Most T Cells in Human Neonatal Skin are Not Naive
Johnnie Akgün, Marion Prior and Adelheid Elbe-Bürger*
Department of Dermatology, Division of Immunology, Allergy and Infectious Diseases (DIAID), Laboratory of Cellular and Molecular Immunobiology of the Skin, Medical University of Vienna, Vienna, Austria, Europe
- *Corresponding Author:
- Adelheid Elbe-Bürger
PhD, Associate Professor, Medical University of Vienna
Department of Dermatology, DIAID, Währinger Gürtel 18-20
Room Nr. 4P904, 1090 Vienna, Austria, Europe
E-mail: [email protected]
Received date: November 15, 2011; Accepted date: January 16, 2012; Published date: January 20, 2012
Citation: Akgün J, Prior M, Elbe-Bürger A (2012) Most T Cells in Human Neonatal Skin are Not Naïve. J Clin Exp Dermatol Res S2:004. doi: 10.4172/2155-9554.S2-004
Copyright: © 2012 Akgün J, et al. This is an open-access article distributed under the terms of the Creative Commons Attribution License, which permits unrestricted use, distribution, and reproduction in any medium, provided the original author and source are credited.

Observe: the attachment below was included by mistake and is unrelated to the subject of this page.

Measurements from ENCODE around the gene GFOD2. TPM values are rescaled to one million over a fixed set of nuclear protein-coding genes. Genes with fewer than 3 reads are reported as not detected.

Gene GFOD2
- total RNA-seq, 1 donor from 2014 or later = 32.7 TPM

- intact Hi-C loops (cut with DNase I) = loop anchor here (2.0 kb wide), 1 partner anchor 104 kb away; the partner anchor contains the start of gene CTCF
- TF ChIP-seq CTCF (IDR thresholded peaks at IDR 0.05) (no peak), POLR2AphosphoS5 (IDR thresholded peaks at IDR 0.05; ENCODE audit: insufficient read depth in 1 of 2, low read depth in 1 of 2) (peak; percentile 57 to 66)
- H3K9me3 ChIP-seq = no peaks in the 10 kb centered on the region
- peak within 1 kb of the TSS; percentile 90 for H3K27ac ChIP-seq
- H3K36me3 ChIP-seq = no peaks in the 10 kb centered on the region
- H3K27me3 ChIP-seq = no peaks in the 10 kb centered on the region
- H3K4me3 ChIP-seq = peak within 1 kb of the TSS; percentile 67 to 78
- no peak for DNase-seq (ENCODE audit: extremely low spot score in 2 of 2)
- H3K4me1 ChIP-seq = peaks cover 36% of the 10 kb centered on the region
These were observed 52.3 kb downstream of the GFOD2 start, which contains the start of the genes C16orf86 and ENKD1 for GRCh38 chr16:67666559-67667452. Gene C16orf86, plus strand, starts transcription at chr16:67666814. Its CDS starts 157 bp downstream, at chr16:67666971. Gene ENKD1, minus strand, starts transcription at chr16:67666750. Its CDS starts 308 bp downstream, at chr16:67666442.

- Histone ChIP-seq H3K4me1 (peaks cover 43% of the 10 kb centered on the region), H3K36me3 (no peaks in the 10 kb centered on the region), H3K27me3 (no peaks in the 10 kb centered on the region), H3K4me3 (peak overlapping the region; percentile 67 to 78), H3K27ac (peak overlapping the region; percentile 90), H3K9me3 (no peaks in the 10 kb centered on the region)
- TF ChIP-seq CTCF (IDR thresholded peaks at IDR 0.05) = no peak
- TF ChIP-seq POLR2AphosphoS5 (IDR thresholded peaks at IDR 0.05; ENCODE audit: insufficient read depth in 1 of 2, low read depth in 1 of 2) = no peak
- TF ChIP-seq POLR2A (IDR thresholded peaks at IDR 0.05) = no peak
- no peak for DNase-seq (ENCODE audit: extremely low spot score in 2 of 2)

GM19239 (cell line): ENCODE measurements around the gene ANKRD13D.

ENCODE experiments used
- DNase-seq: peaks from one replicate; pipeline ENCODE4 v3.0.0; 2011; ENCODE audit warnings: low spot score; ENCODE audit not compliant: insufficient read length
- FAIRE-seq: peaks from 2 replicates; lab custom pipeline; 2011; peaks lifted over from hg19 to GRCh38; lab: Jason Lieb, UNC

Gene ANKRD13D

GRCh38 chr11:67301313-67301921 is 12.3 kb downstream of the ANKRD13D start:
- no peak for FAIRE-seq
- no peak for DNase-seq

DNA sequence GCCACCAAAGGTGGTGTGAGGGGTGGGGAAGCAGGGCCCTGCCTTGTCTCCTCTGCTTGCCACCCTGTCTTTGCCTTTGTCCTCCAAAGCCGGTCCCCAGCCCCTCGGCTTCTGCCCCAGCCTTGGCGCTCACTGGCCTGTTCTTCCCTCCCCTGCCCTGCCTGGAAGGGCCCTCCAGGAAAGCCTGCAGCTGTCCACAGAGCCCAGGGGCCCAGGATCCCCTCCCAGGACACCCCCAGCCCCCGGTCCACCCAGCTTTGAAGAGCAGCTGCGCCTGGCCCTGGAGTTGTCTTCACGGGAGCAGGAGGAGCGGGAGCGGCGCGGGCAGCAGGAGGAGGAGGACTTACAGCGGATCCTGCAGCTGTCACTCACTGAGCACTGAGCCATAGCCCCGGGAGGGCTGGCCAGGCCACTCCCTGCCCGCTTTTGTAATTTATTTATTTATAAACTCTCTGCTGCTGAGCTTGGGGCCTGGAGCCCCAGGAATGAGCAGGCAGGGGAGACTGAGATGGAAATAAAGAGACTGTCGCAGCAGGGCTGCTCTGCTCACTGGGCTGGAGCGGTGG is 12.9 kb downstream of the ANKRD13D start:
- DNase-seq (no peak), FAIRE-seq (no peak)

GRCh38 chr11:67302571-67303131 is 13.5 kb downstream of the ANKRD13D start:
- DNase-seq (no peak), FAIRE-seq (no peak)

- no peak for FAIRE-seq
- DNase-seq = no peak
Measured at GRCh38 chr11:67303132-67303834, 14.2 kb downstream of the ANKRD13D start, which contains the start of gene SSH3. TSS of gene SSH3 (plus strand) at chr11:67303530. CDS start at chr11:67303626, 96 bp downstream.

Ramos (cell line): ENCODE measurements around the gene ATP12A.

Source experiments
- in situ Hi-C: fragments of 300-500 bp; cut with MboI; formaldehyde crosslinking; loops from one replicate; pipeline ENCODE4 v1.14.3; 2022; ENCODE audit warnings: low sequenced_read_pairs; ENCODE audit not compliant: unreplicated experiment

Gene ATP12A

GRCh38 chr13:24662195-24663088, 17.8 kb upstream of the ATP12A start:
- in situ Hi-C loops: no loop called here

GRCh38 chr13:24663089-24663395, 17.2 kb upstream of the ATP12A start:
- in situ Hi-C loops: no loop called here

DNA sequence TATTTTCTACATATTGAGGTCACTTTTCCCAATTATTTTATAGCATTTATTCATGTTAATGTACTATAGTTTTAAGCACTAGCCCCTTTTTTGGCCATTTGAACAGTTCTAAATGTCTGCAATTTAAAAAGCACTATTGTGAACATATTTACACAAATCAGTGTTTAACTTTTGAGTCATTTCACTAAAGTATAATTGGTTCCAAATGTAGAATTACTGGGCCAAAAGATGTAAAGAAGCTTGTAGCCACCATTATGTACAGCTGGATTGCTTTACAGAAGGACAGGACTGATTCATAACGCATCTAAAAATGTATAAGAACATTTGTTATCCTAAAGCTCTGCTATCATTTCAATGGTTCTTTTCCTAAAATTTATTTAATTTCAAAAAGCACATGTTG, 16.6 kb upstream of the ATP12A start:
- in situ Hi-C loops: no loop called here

T cells present in human skin are involved in cutaneous immune surveillance but can also contribute actively to inflammatory skin diseases. In healthy human adult skin, T cells mainly belong to the CD45RO+ memory population. In contrast, human fetal skin contains predominantly CD45RA+ naive T cells. In this study, we elucidated the T cell composition in human skin samples after birth to unravel whether the change of the microenvironment influences the cutaneous T cell repertoire. Double-immunofluorescence staining on skin cryostat sections revealed that the majority of CD3+ T cells in human neonatal epidermis as well as dermis displayed a memory phenotype and that their numbers
progressively increased with age. While naive T cells were observed in neonatal dermis, these cells were not present in neonatal epidermis. Some rare naive T cells appeared in infant epidermis. Taken together our results show that the composition of T cells in human neonatal skin is comparable in some aspects to adult as well as fetal skin and shows that the change of the microenvironment is accompanied by an altered T cell arrangement of the skin.